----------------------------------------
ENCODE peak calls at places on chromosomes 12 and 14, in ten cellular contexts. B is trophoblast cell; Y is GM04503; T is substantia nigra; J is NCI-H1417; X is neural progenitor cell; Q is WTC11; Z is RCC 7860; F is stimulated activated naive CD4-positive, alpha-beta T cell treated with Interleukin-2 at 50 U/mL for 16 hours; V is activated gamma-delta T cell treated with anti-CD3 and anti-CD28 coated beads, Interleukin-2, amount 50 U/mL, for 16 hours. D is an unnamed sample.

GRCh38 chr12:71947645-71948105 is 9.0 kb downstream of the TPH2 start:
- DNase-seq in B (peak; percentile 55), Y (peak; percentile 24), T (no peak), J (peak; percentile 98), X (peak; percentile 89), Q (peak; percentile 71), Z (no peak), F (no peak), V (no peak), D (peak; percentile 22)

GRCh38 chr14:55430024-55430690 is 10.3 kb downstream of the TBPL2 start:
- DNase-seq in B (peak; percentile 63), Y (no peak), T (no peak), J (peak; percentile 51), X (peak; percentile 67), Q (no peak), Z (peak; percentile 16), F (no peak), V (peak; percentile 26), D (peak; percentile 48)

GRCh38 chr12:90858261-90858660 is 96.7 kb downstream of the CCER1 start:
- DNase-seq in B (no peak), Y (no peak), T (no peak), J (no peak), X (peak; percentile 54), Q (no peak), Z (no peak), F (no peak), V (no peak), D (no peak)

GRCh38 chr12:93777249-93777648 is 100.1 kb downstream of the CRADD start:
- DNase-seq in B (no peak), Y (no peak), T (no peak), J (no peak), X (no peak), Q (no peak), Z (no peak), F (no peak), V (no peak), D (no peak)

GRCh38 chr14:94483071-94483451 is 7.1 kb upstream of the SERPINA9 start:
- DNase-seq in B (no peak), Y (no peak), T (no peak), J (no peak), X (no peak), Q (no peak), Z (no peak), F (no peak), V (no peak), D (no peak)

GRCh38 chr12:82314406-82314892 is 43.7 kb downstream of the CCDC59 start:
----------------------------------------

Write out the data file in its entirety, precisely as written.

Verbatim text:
ENCODE peak calls at places on chromosomes 12 and 14, in ten cellular contexts. B is trophoblast cell; Y is GM04503; T is substantia nigra; J is NCI-H1417; X is neural progenitor cell; Q is WTC11; Z is RCC 7860; F is stimulated activated naive CD4-positive, alpha-beta T cell treated with Interleukin-2 at 50 U/mL for 16 hours; V is activated gamma-delta T cell treated with anti-CD3 and anti-CD28 coated beads, Interleukin-2, amount 50 U/mL, for 16 hours. D is an unnamed sample.

GRCh38 chr12:71947645-71948105 is 9.0 kb downstream of the TPH2 start:
- DNase-seq in B (peak; percentile 55), Y (peak; percentile 24), T (no peak), J (peak; percentile 98), X (peak; percentile 89), Q (peak; percentile 71), Z (no peak), F (no peak), V (no peak), D (peak; percentile 22)

GRCh38 chr14:55430024-55430690 is 10.3 kb downstream of the TBPL2 start:
- DNase-seq in B (peak; percentile 63), Y (no peak), T (no peak), J (peak; percentile 51), X (peak; percentile 67), Q (no peak), Z (peak; percentile 16), F (no peak), V (peak; percentile 26), D (peak; percentile 48)

GRCh38 chr12:90858261-90858660 is 96.7 kb downstream of the CCER1 start:
- DNase-seq in B (no peak), Y (no peak), T (no peak), J (no peak), X (peak; percentile 54), Q (no peak), Z (no peak), F (no peak), V (no peak), D (no peak)

GRCh38 chr12:93777249-93777648 is 100.1 kb downstream of the CRADD start:
- DNase-seq in B (no peak), Y (no peak), T (no peak), J (no peak), X (no peak), Q (no peak), Z (no peak), F (no peak), V (no peak), D (no peak)

GRCh38 chr14:94483071-94483451 is 7.1 kb upstream of the SERPINA9 start:
- DNase-seq in B (no peak), Y (no peak), T (no peak), J (no peak), X (no peak), Q (no peak), Z (no peak), F (no peak), V (no peak), D (no peak)

GRCh38 chr12:82314406-82314892 is 43.7 kb downstream of the CCDC59 start: